I visited the Shetland Islands in 2015 and again briefly in 2018. The islands are notable for the number of Neolithic house remains, a multi occupied site known as Jarlshof and an interesting so called Stanydale “temple,” a roofed building which was possibly a community hall or religious gathering site. There are strange burnt mounds (see my Orkney page for an excavated example) and single chambered cairns, many of which I did not see because of my limited time there.
Orkney has the huge megalithic cairns and stone circles. The monuments in Shetland are more intimate – Neolithic heel-shaped cairns with an entrance passage leading into a small chamber. Later burials are in cists. Discover Shetland and Kittywake Tours do good tours. Best easy book on the subject is Prehistoric and Viking Shetland by Noel Fojut and A Photographic Guide to Shetland’s History by David Malcolm. Here are some of the sites I saw in alphabetical order. If you click on the small photos they will become larger. I can supply larger photos if you want.
This stands on the hill looking down into the loch, east of the road to Busta, just before the cattle grid. There is a second stone nearby which may be fallen companion. There are various standing stones in the area which may be modern sailing marks but this looks like a Neolithic one because of its size.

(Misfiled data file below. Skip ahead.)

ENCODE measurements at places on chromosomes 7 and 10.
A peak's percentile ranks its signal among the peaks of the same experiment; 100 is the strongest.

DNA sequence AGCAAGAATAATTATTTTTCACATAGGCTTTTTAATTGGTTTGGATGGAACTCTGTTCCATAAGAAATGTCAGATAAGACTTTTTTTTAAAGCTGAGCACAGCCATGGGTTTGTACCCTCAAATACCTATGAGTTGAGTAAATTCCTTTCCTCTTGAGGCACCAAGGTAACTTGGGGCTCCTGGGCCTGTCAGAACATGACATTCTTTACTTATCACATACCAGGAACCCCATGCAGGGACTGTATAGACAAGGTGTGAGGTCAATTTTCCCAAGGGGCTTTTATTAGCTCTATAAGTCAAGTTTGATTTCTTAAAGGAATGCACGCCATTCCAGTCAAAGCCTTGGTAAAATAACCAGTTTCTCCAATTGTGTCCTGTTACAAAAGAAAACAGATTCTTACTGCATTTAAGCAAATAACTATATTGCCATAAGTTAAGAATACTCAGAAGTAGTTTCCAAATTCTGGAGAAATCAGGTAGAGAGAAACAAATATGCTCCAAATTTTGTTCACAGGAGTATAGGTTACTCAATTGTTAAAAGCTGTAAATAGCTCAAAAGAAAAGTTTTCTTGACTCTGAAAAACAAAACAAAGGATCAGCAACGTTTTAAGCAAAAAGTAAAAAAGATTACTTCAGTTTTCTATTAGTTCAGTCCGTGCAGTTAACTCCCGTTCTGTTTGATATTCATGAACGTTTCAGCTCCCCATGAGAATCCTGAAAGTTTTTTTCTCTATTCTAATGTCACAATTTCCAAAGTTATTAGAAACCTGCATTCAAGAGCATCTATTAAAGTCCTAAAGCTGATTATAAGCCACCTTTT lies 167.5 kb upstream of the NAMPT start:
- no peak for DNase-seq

No 49 in Prehistoric and Viking Shetland.
Brochs are Iron age circular towers 100 BC to 100 AD. Probably defensive, though it is not clear why it was suddenly necessary to build them. There is often a circular wall round them. The site started life as a simple fort with wooden buildings, then a fortified blockhouse was added
and finally a broch. This is within walking distance from the centre of Lerwick. Clickimin
is an easy walk from the centre of Lerwick and is free admittance.
No 21a in Prehistoric and Viking Shetland
A semi-circular cairn, heel shaped, ie rounded at the back and with a facade at the front. The entrance may have been blocked after abandonment of the grave. A rectangular single chamber. The setting is beautiful and worth the walk from Mavis Grind to the head of the bay. No 48 in Prehistoric and Viking Shetland. There are unexcavated chambered cairns all over the place, small compared with the huge passage graves of Orkney.